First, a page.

After my last ride 3 days ago I noticed that the sole of one of my mountain bike shoes was parting company with the upper. This is very disappointing after only around 6 months and is a tiny fraction of the life of the shoes they replaced. Naturally I don’t have the receipt so can’t take them back. The were branded FLR. I don’t know what FLR stands for but imagine the LR means “….Load of Rubbish.”
Yesterday I went to Merlin Cycles in nearby Buckshaw Village. They mainly function as a warehouse for Internet sales but also have a shop where I was able to try shoes for size. I chose Giro Berm SPD compatible in UK size 10. I’ve heard of the brand Giro but will hopefully hang onto the receipt this time. As ever I needed a size bigger than my normal shoe size since my feet are wide for their length.
I heard some time ago that Tour de France winner Chris Froome used a mid foot cleat position for the cleats which clip into SPD type pedals. With MTB shoes this isn’t really possible but I have taken to moving the cleats as far back as possible. This puts less stress on the ankles, especially when landing jumps, and helped keep me comfortable after I once twanged my ankle whilst falling off a hefty E bike. It doesn’t seem to make any difference to the way you apply power through the pedals.
To remove old cleats it’s important to fully clean the sockets into which the Allen key fits. Any debris left in the socket could cause the key to spin, rounding out the hexagonal socket and making removal a challenge. (Though not impossible. Ask me how if you’ve ruined a screw this way.) I fitted new screws which came with the shoes. I tested the cleat position to make sure I was happy, pumped up the pressure in the front fork and rear shock absorber, since they have lost some pressure recently. After applying some extra lubrication I was ready to ride. The weather had dried up a little but I was under no illusion that the trails would be anything but very wet and muddy. After my last ride I’d decided to ride 5 laps of our local hill with it’s well made trails. I often agonise for some time whilst considering where to ride but today it was easy.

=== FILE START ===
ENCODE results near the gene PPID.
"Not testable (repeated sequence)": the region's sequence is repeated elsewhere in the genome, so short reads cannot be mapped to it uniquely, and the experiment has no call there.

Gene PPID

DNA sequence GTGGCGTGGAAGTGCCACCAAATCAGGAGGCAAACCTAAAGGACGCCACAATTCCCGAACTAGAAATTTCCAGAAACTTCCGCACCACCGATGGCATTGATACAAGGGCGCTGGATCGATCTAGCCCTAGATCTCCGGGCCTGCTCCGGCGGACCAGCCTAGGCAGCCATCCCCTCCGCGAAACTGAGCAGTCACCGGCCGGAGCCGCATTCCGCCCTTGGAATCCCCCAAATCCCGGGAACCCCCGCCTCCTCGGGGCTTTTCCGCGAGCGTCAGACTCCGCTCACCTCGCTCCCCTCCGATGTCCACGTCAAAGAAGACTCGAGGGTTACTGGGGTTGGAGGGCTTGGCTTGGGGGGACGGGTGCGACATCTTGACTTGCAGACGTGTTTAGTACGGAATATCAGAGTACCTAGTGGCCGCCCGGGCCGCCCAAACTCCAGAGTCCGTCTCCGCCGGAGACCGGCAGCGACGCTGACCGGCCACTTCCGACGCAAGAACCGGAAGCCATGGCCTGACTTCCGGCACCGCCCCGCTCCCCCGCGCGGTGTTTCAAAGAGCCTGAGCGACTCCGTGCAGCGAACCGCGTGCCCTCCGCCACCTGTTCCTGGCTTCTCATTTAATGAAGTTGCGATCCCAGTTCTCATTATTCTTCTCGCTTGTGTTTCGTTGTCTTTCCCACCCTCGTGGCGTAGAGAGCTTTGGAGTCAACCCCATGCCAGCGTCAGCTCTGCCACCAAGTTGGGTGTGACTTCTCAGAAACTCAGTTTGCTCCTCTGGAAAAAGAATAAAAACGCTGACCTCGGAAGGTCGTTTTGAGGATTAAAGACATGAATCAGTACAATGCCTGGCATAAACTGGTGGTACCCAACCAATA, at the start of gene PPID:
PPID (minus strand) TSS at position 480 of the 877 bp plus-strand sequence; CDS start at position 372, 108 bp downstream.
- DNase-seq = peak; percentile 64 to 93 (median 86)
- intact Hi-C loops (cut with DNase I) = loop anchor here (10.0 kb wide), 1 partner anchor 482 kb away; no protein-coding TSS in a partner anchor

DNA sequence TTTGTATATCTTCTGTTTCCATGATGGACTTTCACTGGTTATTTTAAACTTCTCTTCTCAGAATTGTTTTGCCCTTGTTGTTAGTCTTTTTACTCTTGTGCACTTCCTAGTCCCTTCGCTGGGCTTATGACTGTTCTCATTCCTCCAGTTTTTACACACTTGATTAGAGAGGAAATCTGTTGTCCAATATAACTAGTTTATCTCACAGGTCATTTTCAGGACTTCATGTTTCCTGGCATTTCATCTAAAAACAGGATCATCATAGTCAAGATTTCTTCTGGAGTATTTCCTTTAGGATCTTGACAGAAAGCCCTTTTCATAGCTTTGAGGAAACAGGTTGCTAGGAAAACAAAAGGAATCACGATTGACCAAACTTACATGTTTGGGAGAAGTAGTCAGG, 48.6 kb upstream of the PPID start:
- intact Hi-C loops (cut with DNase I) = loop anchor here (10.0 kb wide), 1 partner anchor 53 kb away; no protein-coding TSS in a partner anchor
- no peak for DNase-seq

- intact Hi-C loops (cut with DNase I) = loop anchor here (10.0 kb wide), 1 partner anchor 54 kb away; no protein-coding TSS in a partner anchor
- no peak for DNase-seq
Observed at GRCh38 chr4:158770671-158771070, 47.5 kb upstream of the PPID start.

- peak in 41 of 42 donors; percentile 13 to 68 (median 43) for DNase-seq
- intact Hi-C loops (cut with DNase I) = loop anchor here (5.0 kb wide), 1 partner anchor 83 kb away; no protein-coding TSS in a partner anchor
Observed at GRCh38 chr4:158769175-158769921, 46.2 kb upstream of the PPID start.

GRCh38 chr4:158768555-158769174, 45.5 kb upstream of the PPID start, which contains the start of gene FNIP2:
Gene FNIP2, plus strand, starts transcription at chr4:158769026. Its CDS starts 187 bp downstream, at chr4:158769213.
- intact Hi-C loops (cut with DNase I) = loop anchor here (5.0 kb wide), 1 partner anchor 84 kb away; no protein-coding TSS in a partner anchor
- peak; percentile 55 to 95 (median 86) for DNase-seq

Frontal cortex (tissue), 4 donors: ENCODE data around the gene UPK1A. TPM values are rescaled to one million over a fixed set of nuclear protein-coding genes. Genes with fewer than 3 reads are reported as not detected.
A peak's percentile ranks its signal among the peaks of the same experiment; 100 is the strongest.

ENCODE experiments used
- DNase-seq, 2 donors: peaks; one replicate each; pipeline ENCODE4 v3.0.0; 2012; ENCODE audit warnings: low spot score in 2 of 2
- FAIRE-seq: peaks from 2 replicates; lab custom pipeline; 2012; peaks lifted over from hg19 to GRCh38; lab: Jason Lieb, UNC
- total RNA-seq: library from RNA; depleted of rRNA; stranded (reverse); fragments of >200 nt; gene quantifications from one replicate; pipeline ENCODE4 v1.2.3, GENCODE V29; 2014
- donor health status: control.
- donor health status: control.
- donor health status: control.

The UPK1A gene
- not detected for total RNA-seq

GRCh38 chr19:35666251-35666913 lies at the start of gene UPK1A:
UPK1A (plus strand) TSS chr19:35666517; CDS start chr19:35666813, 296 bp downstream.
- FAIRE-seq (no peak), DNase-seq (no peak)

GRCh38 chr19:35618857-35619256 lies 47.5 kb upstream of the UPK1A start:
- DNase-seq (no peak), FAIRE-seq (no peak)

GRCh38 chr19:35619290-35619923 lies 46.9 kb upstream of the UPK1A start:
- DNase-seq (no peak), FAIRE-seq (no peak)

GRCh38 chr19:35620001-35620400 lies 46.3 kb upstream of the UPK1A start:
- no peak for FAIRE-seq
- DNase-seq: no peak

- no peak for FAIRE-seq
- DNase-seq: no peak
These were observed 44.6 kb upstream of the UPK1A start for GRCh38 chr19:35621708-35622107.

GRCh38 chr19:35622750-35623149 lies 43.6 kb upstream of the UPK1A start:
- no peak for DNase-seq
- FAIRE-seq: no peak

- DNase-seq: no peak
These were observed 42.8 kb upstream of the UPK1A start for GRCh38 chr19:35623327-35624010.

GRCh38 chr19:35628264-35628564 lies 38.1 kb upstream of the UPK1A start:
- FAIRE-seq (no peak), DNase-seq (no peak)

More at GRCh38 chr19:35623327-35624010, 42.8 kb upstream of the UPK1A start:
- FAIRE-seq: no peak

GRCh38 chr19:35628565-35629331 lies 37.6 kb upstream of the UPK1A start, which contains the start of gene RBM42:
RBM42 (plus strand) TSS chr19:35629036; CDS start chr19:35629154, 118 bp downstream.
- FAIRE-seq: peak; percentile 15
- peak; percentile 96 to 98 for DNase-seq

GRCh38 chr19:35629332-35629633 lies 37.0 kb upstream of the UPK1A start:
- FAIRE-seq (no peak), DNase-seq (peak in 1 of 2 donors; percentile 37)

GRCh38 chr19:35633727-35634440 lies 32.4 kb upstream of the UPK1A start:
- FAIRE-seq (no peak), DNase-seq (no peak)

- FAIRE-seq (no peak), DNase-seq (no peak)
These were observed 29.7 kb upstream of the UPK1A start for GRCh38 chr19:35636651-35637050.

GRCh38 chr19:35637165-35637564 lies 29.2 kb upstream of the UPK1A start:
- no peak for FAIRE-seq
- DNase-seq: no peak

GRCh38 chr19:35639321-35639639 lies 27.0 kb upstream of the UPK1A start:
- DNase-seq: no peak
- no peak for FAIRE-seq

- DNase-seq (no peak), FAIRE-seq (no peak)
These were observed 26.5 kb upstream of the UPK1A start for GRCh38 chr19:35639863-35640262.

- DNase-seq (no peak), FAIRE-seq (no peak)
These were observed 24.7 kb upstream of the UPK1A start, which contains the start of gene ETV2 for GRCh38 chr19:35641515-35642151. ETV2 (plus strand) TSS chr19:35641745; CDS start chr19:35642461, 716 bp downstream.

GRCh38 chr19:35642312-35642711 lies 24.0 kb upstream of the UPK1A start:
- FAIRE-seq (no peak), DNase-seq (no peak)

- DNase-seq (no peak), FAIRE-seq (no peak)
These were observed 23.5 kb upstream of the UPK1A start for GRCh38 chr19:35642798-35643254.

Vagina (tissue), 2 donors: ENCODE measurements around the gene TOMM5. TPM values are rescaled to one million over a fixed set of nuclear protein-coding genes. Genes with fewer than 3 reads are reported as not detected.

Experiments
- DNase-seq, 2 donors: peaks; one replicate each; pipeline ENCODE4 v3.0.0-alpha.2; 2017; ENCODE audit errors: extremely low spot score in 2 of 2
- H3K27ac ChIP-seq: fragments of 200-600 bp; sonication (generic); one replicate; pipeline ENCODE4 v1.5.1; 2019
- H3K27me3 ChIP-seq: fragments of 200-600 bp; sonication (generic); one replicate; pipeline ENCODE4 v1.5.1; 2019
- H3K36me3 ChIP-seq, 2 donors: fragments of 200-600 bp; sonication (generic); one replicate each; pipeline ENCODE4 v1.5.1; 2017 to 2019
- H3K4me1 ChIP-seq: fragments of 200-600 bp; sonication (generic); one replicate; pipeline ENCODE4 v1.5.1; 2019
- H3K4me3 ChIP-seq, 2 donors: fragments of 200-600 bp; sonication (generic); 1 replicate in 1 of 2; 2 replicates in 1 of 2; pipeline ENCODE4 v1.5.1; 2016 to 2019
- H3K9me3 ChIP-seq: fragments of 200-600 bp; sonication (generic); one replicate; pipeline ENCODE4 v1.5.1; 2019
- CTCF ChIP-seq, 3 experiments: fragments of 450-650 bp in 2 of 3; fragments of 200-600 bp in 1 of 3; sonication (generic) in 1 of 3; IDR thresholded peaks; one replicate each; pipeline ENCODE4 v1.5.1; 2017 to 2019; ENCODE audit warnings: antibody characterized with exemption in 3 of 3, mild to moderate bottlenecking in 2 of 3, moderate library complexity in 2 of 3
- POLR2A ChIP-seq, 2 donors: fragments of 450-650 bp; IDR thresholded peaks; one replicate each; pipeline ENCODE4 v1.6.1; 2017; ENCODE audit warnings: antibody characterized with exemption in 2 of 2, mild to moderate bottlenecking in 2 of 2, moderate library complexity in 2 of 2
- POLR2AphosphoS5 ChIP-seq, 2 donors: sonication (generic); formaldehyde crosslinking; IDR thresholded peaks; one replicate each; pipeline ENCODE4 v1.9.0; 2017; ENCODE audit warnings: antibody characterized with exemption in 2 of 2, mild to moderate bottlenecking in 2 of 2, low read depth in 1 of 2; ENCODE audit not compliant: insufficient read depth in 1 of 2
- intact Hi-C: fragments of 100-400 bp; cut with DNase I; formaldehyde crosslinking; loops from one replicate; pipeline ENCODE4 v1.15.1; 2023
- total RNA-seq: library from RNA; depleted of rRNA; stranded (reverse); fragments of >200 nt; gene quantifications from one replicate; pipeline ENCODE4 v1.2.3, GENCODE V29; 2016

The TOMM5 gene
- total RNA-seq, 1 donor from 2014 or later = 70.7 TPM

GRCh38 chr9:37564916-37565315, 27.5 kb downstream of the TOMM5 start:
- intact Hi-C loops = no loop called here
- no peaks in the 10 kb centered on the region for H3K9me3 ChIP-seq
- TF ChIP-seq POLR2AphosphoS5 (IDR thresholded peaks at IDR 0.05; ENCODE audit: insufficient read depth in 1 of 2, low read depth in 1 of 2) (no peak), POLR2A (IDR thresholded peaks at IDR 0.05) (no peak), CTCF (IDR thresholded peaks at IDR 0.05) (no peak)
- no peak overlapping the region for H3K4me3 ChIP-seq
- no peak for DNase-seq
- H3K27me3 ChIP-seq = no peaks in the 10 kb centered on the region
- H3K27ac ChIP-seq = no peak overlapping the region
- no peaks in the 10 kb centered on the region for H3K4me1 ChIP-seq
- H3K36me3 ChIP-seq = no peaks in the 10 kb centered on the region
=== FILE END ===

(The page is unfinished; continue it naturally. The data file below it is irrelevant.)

I found the route to the hill even muddier than last time and any deeper mud would convince me to take a different trail. I started my laps from the bottom rather than from the trail head to avoid an extra climb and rode at an energetic but steady pace, taking an hour to ride the 5 laps. As ever, and particularly when riding circuits, psychology plays an important role. On lap one the climbing already required a large proportion of my total power. There were a couple of short sections where a careless approach could have caused me to grind to a halt so I had to keep the concentration up. The downhill was entertaining but degrading leaf litter is making it slightly unsafe in a few places. I’m already planning to clear the trail in the spring since maintenance here seem to have ground to a halt.
I kept my pace similar on lap 2 but used a shorter but steeper climb for part of the ascent. I didn’t want to be racing myself today by timing identical laps so used variations and didn’t even start the stopwatch. There’s no way, psychologically, that I could time identical laps without working hard to keep my lap times consistent. It always seems to become a mind game which I avoided by riding different laps. After the climb on lap 3 I knew that I was more than half way through the effort but lap 4 was starting to feel hard. The last lap often feels easier because you know it’s nearly over. I added to the ease by allowing my mind to drift onto thinking about MTB challenges for next year. I finished the climb with little thought about my increasing tiredness and used a delightful off piste final descent.
I achieved my aim of getting a good training ride in without significant pain, climbing 1,267 feet in 11.43 miles.